The fairy stories Jack And The Beanstalk and Jack The Giant Killer are combined here and sprinkled liberally with some impressive CGI to make a thumping fantasy action adventure that kids – especially boys – of all ages will enjoy.
As a child, Jack (Hoult) was told ancient stories of giants and their battles with humans before they were banished into myth. However, when a monk gives Jack some beans in return for the horse Jack’s uncle asked him to sell and warns him not to get them wet, we all know it won’t be long before some large plant life shoots up to the heavens – connecting Jack’s world with the land in the sky where a race of disgruntled giants have been living, just waiting to come back down to earth and eat all the humans. With Princess Isabelle (Eleanor Tomlinson) trapped up there, it is up to Jack, bouffant-haired Elmont (McGregor, whose performance is worth the ticket price alone) and his soldiers, and Isabelle’s devious fiancé Roderick (Tucci) to climb up the beanstalk and rescue her while her father the King (McShane) waits worriedly below.
Directed by X-Men’s Bryan Singer, this boasts plenty of action as the men enter the giants’ land, and a few bits of humour too (and we don’t just mean McGregor’s hair, proof they had hair gel in fairy tale times). While it doesn’t have the wit or charm of, say, The Princess Bride, it does have a few clever little moments including the final scene, and some fun performances from Hoult, Tucci, McGregor and McShane who all sensibly play it with tongue firmly in cheek.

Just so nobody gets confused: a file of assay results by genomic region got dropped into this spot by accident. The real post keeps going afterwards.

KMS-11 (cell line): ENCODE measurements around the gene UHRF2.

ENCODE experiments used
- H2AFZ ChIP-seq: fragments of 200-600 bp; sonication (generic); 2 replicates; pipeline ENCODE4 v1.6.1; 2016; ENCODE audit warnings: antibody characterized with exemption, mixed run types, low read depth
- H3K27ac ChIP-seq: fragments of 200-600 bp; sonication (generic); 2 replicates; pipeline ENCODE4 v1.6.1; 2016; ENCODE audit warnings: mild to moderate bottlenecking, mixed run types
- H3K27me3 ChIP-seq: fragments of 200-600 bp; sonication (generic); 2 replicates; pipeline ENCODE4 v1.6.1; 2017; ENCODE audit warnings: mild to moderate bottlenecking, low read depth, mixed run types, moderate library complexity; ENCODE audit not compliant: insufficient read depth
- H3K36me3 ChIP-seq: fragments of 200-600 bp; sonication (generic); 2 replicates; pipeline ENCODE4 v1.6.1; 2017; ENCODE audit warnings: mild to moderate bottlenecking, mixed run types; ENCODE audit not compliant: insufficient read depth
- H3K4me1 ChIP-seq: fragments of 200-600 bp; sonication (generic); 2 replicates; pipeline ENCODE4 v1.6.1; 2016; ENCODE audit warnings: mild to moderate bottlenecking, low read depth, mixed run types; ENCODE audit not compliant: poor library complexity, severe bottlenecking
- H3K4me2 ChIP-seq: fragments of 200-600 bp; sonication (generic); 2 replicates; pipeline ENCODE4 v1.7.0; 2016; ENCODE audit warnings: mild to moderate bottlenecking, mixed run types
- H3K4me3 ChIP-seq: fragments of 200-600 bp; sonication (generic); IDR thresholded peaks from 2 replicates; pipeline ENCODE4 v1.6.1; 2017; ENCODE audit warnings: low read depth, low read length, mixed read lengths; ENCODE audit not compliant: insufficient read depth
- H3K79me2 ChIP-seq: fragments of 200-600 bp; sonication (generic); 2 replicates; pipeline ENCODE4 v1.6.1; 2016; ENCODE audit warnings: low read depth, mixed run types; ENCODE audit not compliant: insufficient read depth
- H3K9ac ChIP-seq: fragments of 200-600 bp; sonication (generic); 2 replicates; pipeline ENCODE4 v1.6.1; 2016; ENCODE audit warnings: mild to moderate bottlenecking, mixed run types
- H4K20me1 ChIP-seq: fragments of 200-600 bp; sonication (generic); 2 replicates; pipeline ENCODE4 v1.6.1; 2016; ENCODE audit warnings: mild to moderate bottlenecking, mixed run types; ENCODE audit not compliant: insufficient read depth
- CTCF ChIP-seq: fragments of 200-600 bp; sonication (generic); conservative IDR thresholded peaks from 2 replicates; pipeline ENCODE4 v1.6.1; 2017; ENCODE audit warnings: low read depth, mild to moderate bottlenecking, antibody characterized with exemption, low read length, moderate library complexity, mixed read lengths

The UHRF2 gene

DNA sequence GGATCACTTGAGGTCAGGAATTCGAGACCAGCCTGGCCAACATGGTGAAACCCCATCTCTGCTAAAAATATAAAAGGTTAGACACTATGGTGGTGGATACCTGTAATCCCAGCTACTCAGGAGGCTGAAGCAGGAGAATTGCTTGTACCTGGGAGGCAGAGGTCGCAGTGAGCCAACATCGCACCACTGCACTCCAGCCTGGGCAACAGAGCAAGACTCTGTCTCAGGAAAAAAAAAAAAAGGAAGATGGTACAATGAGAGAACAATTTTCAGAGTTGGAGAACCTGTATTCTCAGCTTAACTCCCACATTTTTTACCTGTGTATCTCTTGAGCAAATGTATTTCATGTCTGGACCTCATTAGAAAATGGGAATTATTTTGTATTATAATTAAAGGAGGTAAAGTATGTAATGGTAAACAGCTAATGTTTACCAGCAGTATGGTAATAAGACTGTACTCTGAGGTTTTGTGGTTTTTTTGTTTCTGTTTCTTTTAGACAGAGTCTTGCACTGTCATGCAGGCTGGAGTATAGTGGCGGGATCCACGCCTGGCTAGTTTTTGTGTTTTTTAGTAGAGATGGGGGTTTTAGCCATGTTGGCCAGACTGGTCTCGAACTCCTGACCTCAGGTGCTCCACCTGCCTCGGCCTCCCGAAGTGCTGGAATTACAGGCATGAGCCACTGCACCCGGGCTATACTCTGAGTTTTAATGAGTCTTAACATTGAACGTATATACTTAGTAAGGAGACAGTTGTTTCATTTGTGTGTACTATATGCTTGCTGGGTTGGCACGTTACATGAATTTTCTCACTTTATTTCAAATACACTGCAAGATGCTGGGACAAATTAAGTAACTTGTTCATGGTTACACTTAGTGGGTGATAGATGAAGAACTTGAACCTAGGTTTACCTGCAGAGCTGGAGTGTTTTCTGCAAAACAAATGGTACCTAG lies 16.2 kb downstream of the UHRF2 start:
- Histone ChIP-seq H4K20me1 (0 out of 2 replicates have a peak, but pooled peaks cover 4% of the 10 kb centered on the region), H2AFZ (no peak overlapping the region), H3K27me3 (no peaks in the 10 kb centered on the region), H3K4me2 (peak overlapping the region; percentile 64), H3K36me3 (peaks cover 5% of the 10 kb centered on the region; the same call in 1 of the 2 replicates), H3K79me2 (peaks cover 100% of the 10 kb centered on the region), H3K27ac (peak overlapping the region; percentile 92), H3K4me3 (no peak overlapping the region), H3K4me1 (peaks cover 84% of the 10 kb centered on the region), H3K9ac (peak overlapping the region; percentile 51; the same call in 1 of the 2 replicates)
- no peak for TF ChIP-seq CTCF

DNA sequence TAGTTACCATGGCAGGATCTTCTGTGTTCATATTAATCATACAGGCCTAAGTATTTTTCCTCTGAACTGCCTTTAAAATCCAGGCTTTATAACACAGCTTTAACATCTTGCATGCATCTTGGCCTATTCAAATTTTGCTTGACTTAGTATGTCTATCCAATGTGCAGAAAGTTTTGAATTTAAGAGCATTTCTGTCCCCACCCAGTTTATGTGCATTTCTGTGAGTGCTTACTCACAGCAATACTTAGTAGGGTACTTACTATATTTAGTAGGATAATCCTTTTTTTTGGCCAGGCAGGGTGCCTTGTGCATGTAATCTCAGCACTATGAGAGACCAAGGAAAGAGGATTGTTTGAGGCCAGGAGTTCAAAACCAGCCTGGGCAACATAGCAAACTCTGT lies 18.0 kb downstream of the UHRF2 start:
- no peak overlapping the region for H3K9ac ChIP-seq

With a final act that throws everything (literally) at the screen, hilariously gruesome giants, and a resolution as to why the giants say ‘Fee Fi Fo Fum’, it’s a rollicking ride and Singer’s most fun movie to date.
Is Jack The Giant Slayer suitable for kids? Here are our parents’ notes...
This film is a 12 certificate.
Younger viewers (under 10) may find the giants scary – particularly the two-headed one.
Jack and his friends are in constant danger and some characters are killed but no blood is shown.